Tire path leads to progress of Leyte town
LEYTE, Philippines – Without a proper access path, hunger would have been inevitable for the residents of Barangay Baras in the aftermath of Typhoon Yolanda (Haiyan).
According to Elizabeth Escagay, 54, their village has long experienced a scarcity of support because government and non-government organizations alike find it difficult to enter their village.
This was seconded by Patrosina Severino, who was born and raised in the village.
She recalled, “Noong bata pa kami ang hirap ng daan. Sobrang hirap. Kapag tag-ulan hindi kami maka-alis." (Traveling was difficult when we were young. Very difficult. We could not leave.)
Whenever she needed to travel with her children, she would bring water to wash their feet after they pass the rough, muddy path.
With the construction of the tire path through Kapit-Bisig Laban sa Kahirapan-Comprehensive and Integrated Delivery of Social Services (Kalahi-CIDSS) of the Department of Social Welfare and Development (DSWD), they were able to forego struggling with hunger and not getting help, as the path enabled responders to come to their aid to provide food and other emergency services after Yolanda.
'Improvement of lives'
Even without Yolanda in the picture, the residents said that they have experienced the advantages of finally having a good access path to and from the village.
In fact, it is not just the residents of Barangay Baras that are benefiting from the tire path but also those from nearby communities, as it provides an alternate route to the Poblacion and to the municipality of Dagami.
This was a major improvement for the farmers, as they are now able to earn more money in selling their product.
Leah Patanao, 52, a Kalahi-CIDSS volunteer narrated, “Dati doble-doble ang gastos sa pagbiyahe ng mga ani. Babayaran pa ang labor sa paghakot, tapos kalabaw pa ang gamit. Pabalik, pakyawan pa."
(In the past, we had to double the expenses to transport our goods. We had to pay laborers to haul our products, and we used carabaos to carry these. For the trip back, we also had to strike a deal with the drivers.)
Patanao shared that in the 1970s, they would spend about P5 to bring their goods to the market. This, she estimated, is roughly equivalent to P50 today, a large sum considering how difficult it is for small-scale farmers to earn.
The improved path also made life easier for students.
Escagay narrated, “Dati, mga isang oras ang lakaran ng mga bata. Ngayon 15 minutes na lang." (It used to take children one hour to walk to school. Now it is just for 15 minutes.)
She shared that students are now driven by motorcycle to school, which saves them even more time. She also said that senior citizens now find it easier to travel to and from the village because of the improved road.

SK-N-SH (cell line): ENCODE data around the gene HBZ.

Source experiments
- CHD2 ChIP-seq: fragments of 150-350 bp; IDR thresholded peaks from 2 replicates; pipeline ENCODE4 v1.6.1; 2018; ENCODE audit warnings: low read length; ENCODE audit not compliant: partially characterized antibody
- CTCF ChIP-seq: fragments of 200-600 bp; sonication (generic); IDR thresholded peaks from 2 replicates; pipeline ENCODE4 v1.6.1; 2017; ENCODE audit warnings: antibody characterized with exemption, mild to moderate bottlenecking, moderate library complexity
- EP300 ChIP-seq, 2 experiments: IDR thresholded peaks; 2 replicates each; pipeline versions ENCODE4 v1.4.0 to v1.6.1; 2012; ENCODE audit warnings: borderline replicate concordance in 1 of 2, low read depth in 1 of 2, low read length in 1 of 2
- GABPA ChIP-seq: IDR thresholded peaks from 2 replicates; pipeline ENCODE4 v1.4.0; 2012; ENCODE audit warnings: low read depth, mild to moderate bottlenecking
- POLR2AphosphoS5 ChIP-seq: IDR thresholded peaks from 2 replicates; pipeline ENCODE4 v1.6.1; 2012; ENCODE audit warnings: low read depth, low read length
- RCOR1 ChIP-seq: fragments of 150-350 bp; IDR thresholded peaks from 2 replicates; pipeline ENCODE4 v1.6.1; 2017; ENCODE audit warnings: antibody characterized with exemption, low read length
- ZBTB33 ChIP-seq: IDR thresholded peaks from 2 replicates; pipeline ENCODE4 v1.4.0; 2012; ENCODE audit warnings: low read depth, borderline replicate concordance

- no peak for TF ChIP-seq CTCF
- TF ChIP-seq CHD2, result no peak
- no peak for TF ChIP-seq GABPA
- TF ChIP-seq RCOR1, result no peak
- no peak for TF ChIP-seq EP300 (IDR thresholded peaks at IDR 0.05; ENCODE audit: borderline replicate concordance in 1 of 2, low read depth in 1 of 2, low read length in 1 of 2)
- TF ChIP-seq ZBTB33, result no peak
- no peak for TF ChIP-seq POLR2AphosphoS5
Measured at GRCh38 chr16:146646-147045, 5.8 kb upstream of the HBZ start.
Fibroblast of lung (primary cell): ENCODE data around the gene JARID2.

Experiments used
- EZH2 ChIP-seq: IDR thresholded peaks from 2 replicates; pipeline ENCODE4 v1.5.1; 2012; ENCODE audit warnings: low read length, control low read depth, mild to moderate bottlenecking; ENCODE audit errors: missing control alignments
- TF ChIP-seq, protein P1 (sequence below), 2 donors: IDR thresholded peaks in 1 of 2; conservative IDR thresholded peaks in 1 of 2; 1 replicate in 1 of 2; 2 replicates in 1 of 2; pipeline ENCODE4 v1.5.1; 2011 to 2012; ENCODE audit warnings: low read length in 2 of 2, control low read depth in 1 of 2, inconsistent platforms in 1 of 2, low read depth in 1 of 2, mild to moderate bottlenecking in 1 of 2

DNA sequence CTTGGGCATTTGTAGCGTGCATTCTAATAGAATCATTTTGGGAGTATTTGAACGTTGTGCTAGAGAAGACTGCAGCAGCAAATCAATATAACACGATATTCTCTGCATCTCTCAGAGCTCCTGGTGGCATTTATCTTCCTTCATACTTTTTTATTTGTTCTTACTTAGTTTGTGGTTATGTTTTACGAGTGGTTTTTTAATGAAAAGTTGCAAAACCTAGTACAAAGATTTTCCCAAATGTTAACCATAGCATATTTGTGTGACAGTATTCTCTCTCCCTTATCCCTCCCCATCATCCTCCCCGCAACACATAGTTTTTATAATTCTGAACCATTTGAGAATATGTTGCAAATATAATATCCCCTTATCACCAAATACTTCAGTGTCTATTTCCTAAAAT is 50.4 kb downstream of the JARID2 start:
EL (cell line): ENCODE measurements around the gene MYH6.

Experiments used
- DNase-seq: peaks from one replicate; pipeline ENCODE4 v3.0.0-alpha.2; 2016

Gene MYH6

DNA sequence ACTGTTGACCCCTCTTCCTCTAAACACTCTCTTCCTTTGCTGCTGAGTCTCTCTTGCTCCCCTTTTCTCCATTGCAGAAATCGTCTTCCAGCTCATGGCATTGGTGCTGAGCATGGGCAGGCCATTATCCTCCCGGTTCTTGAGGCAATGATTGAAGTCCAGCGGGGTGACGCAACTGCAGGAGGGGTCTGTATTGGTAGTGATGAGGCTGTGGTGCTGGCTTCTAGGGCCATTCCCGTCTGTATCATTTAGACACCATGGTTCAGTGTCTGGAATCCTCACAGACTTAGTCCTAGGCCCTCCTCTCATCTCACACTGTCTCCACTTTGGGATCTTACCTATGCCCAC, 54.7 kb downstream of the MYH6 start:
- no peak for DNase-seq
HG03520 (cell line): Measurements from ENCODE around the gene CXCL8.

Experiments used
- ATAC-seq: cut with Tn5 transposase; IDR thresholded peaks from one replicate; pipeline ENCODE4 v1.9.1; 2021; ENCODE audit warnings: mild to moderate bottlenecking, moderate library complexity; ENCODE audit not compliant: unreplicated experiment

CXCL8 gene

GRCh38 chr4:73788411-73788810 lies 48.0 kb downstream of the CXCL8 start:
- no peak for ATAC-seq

For all the advantages they are now experiencing with the construction of the tire path, Patanao said that the road itself is not the most important thing the residents got from Kalahi-CIDSS.
She said, “Pinakanatutunan namin pagka-urosa." (We learned to work together.)
It was this learning that pushed them to clear the road of debris immediately after Yolanda, because they knew that access would be the biggest problem for them. The women even began planting flowers along the sides of the tire path, as they wanted to take better care of their community project.
The residents learned to be more vigilant with the resources they were given. Because they received trainings in Kalahi-CIDSS on proper community project management, they learned to be careful in procuring supplies for their tire path.
These lessons allowed them to extend their tire path, which was originally slated at 1.12 kilometers, by 80 meters, as they were able to save money from the original P2,136,205 (roughly US $49,000) project cost they proposed.
Even with the extension, which they sought approval for, they still had money left over.
Another aspect the residents are proud of is that they now have the skills needed to implement their community project themselves, as Kalahi-CIDSS provided them with the opportunity to actually work together as a community to construct their tire path.
Patanao proudly declared, “Wala na kaming contractor. Kung ano ang dapat sa contractor, napunta sa project." (We did not hire a contractor. What costs would have gone to that we invested in our project.)
Through the tire path, the residents of Barangay Baras have changed for the better. This and the lessons they learned from Kalahi-CIDSS, give them hope that they can improve their lives.
When asked if they would be willing to continue working together to help in the improvement of Tanauan, Elizabeth smiled and said, “Walang problema ang bayanihan. Sabihan lang kami, magbabayanihan kami." (Working together is not a problem for us. Just tell us and we will work together.) – Rappler.com
Melani Sison is an information officer of KALAHI-CIDSS.